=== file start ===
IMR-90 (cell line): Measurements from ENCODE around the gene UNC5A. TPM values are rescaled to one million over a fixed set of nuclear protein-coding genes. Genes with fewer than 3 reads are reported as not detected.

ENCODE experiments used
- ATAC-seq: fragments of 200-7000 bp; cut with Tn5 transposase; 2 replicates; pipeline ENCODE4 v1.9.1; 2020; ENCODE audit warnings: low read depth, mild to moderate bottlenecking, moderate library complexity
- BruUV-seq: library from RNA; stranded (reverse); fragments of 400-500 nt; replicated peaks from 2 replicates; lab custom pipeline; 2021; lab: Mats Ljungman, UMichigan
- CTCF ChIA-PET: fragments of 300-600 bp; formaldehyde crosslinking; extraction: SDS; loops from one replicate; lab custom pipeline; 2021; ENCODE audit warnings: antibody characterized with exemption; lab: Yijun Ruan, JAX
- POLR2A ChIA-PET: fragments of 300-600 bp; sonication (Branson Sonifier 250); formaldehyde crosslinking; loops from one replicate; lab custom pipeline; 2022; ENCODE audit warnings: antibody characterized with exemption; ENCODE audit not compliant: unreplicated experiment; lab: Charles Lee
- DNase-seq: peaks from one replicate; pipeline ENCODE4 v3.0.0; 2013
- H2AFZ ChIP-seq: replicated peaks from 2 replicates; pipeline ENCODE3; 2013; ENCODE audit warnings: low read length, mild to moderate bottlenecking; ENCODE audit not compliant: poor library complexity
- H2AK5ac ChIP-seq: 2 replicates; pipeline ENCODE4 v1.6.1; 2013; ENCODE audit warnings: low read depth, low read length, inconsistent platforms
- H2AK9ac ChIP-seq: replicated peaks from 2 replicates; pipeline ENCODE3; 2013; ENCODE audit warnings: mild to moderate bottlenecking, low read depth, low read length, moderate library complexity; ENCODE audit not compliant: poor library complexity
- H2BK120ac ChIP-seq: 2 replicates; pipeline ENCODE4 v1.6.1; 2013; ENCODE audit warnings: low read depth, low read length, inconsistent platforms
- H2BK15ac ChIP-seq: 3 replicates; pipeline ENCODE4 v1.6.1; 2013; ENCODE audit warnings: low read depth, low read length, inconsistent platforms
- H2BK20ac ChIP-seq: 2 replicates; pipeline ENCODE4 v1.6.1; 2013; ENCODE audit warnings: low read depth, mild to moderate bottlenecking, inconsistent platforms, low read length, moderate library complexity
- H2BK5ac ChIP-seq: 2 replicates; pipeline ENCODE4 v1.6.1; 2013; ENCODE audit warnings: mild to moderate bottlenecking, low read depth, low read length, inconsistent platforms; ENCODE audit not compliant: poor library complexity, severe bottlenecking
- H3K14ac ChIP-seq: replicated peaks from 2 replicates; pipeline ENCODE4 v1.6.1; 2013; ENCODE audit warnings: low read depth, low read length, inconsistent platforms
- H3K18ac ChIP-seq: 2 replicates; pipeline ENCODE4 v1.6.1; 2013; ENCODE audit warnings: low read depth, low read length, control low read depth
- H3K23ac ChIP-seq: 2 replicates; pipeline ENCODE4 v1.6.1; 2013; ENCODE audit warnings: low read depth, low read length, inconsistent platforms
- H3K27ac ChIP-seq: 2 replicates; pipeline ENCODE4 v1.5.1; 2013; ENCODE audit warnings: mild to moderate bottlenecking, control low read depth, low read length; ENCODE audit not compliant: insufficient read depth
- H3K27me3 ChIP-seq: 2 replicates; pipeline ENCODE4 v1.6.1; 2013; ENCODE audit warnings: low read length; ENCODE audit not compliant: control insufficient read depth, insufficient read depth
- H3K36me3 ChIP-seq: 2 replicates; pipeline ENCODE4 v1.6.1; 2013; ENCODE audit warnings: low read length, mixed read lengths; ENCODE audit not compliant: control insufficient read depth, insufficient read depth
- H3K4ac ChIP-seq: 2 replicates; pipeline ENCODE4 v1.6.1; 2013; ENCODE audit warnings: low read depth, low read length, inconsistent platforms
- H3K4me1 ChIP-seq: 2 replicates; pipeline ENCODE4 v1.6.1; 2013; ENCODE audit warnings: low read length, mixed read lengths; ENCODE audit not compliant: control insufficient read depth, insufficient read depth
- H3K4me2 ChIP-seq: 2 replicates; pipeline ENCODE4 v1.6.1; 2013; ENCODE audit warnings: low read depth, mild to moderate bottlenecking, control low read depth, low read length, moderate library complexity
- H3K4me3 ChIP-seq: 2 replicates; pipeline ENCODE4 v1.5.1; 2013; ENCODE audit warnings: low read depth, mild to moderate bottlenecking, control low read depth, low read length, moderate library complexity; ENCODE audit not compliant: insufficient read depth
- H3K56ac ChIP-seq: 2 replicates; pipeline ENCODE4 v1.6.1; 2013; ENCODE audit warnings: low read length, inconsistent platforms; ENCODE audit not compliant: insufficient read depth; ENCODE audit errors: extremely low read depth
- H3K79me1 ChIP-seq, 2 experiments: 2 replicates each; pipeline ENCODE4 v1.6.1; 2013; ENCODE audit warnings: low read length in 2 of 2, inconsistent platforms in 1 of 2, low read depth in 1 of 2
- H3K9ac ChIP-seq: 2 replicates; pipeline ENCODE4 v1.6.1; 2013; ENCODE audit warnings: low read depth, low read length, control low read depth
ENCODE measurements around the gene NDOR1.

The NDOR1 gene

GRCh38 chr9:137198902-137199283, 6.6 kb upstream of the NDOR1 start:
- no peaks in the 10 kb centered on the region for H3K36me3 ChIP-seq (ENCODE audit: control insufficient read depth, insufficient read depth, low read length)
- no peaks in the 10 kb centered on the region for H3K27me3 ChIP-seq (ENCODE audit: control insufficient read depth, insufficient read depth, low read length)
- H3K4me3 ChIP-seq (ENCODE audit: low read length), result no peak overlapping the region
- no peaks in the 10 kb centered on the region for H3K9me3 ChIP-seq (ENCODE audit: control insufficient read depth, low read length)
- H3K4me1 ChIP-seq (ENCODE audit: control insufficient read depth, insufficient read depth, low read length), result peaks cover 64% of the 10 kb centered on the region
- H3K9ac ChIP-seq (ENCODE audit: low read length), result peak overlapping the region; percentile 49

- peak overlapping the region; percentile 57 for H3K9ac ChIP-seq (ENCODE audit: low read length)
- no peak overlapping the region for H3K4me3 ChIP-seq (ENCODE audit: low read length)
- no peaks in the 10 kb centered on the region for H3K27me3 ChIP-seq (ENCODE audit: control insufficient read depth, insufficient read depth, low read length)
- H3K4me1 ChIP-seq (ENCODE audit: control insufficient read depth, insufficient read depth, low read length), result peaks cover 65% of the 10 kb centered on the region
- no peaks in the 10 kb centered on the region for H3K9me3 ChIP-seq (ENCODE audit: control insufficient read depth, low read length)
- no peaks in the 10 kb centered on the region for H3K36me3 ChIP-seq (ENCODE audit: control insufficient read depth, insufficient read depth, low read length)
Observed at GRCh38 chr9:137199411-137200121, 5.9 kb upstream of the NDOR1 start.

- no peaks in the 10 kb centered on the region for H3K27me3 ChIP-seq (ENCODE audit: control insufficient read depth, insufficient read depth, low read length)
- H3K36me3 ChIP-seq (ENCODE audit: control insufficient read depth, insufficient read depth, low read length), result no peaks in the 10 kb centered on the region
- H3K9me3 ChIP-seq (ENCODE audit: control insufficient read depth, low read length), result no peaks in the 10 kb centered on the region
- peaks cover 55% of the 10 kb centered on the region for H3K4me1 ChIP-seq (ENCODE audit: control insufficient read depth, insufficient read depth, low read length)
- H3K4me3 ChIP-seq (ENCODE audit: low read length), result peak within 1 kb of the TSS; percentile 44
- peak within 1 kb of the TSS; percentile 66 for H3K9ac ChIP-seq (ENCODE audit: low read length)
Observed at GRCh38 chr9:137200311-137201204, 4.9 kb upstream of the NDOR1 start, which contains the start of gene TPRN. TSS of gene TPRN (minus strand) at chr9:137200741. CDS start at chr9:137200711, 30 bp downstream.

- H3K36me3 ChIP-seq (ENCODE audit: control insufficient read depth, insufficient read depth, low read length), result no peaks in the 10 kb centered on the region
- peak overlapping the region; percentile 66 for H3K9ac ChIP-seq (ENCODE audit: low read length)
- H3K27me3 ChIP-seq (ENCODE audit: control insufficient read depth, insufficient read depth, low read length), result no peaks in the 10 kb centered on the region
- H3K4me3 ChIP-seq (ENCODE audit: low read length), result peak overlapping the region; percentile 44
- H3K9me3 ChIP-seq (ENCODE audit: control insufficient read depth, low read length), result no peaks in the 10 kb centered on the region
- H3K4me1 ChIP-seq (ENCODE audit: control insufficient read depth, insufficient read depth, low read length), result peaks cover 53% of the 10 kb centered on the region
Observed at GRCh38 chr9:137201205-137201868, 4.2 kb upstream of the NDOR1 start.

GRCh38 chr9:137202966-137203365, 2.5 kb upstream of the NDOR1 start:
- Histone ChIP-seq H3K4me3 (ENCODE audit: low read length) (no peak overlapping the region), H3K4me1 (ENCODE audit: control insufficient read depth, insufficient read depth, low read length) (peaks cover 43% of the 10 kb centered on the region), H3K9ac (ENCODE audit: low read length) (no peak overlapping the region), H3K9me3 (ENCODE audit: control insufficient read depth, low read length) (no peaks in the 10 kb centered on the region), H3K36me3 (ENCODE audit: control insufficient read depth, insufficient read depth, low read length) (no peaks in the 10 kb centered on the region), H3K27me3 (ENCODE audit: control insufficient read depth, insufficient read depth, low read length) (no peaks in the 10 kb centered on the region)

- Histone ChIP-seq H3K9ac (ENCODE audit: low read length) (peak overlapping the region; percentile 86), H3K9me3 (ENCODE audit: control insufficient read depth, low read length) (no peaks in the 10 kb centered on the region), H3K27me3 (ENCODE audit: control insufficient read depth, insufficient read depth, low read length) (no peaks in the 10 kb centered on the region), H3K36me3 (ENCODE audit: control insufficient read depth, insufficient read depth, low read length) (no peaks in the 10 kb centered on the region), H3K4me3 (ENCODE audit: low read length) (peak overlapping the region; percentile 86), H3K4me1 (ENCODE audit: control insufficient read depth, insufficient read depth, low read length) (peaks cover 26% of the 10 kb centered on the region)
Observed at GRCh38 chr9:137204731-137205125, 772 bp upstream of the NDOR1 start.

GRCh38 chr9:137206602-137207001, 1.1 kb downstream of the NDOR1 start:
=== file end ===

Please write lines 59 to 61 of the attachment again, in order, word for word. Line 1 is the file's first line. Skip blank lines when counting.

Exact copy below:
- Histone ChIP-seq H3K4me3 (ENCODE audit: low read length) (no peak overlapping the region), H3K4me1 (ENCODE audit: control insufficient read depth, insufficient read depth, low read length) (peaks cover 43% of the 10 kb centered on the region), H3K9ac (ENCODE audit: low read length) (no peak overlapping the region), H3K9me3 (ENCODE audit: control insufficient read depth, low read length) (no peaks in the 10 kb centered on the region), H3K36me3 (ENCODE audit: control insufficient read depth, insufficient read depth, low read length) (no peaks in the 10 kb centered on the region), H3K27me3 (ENCODE audit: control insufficient read depth, insufficient read depth, low read length) (no peaks in the 10 kb centered on the region)

- Histone ChIP-seq H3K9ac (ENCODE audit: low read length) (peak overlapping the region; percentile 86), H3K9me3 (ENCODE audit: control insufficient read depth, low read length) (no peaks in the 10 kb centered on the region), H3K27me3 (ENCODE audit: control insufficient read depth, insufficient read depth, low read length) (no peaks in the 10 kb centered on the region), H3K36me3 (ENCODE audit: control insufficient read depth, insufficient read depth, low read length) (no peaks in the 10 kb centered on the region), H3K4me3 (ENCODE audit: low read length) (peak overlapping the region; percentile 86), H3K4me1 (ENCODE audit: control insufficient read depth, insufficient read depth, low read length) (peaks cover 26% of the 10 kb centered on the region)
Observed at GRCh38 chr9:137204731-137205125, 772 bp upstream of the NDOR1 start.